“The proponents of intelligent design are not working in the mainstream of modern biology,” Tilghman said. “They don’t publish papers. They don’t do experiments.” More nonsense from academia. Is this how science works now? You have to be part of the "mainstream"?? And hello- you cannot publish papers if even the mere publication of a paper means your job, your career, your life, and your reputation! Sternberg anyone? They don't do experiments? You're telling me that Mr. Behe has never done an experiment as a scientist? Other ID supporters who are active scientists haven't done any? Anyone know of experiments regarding the big bang? Heck, for that matter, does anyone know of any experiments where scientists have observed a fly mutate into a mosquito? I didn't think so. Also- more of the regular nonsense that ID is creationism worked over by Christians (as mentioned, Denton, who started a lot of this, isn't a Christian as far I know.) Finally, as I have said in other posts- evolution is hardly important. Outside of trying to defend NDE, there's very little use of claiming common descent in any field of science- science would, in no way, be affected if tomorrow everyone tossed aside the idea of macroevolutionary change. Adaptation in regards to resistance to pesticides and anti-virul drugs and such isn't evolution in this sense, it's mere adaptation that everyone has recognized for many years. Josh Bozeman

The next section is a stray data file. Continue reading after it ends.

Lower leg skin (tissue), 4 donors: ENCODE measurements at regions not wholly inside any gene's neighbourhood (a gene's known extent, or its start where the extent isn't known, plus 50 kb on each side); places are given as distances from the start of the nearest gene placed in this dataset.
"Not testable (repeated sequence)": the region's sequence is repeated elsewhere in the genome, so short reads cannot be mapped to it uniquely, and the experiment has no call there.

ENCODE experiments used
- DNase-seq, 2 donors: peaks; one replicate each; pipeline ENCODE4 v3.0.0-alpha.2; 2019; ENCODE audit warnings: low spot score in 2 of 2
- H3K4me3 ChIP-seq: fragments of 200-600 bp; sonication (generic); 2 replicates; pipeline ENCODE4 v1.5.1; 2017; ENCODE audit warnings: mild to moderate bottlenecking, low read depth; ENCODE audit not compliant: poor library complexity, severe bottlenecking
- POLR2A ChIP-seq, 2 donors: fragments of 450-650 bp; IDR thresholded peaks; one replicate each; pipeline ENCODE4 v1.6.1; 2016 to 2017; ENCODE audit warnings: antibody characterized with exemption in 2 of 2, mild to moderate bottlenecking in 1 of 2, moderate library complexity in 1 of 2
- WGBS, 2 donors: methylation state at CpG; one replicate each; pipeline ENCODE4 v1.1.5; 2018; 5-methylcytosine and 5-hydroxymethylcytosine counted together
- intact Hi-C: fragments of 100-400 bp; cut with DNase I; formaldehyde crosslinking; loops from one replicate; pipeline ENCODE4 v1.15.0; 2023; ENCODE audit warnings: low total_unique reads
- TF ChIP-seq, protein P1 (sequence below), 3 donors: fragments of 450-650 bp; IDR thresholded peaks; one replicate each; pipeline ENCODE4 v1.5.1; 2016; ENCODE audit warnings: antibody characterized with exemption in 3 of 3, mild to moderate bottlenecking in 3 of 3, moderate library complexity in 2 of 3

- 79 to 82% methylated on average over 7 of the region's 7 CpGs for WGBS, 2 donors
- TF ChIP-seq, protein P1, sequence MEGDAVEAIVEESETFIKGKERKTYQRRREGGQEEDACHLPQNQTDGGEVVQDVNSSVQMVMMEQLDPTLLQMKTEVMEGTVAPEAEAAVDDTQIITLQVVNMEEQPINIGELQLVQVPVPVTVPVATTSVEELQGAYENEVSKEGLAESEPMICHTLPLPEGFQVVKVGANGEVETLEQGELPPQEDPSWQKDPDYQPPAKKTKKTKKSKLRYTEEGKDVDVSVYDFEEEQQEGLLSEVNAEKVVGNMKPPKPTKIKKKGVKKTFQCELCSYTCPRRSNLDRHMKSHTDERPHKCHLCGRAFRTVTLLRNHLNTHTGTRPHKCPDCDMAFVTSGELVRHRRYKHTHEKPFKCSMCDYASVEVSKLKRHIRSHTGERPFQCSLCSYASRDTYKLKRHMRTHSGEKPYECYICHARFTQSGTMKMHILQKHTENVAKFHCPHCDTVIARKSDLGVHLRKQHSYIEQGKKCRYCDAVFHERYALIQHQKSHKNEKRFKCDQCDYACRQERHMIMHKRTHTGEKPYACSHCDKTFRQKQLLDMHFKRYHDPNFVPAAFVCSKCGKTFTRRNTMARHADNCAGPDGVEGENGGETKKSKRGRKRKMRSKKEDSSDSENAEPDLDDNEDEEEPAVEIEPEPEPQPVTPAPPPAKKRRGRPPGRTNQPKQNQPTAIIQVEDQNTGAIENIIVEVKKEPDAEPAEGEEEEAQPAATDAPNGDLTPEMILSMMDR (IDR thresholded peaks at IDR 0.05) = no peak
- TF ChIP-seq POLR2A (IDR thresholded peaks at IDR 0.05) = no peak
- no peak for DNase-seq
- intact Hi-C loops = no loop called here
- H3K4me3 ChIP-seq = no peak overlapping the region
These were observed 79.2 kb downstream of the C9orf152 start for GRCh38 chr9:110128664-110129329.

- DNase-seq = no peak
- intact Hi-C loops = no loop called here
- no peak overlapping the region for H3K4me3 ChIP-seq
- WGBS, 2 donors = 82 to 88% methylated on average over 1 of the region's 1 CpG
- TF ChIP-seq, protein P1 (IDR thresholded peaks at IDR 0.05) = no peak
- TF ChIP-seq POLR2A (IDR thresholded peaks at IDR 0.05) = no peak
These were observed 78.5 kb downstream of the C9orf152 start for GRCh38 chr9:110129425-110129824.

Is Michael Denton one of the "small group of evangelical Christians" who initiated opposition to Darwinian evolution? He'd be surprised to learn that. TomG
Email her and ask her, Dave. Seriously. It must be incredibly fashionable amongst the "academic elite" to take this position on ID. How else do you explain the complete misrepresentation and ignorance replete in these treatments? It must be about peer pressure and fashion. Sad. Just give me that old time religion [evolution] and don't bother me with the facts. *sigh. Looks like us ID proponents have yet another email to send. People like Tilghman need to know we are watching and listening. Bombadill
I wonder if she might be more specific about her mysterious findings that were explained by the lens of evolution. I've yet to hear of a single thing that was explained by rm+ns supposed ability to create complex specified information. This bit about nothing in biology making sense except in the light of evolution is nothing but hyperbole. DaveScot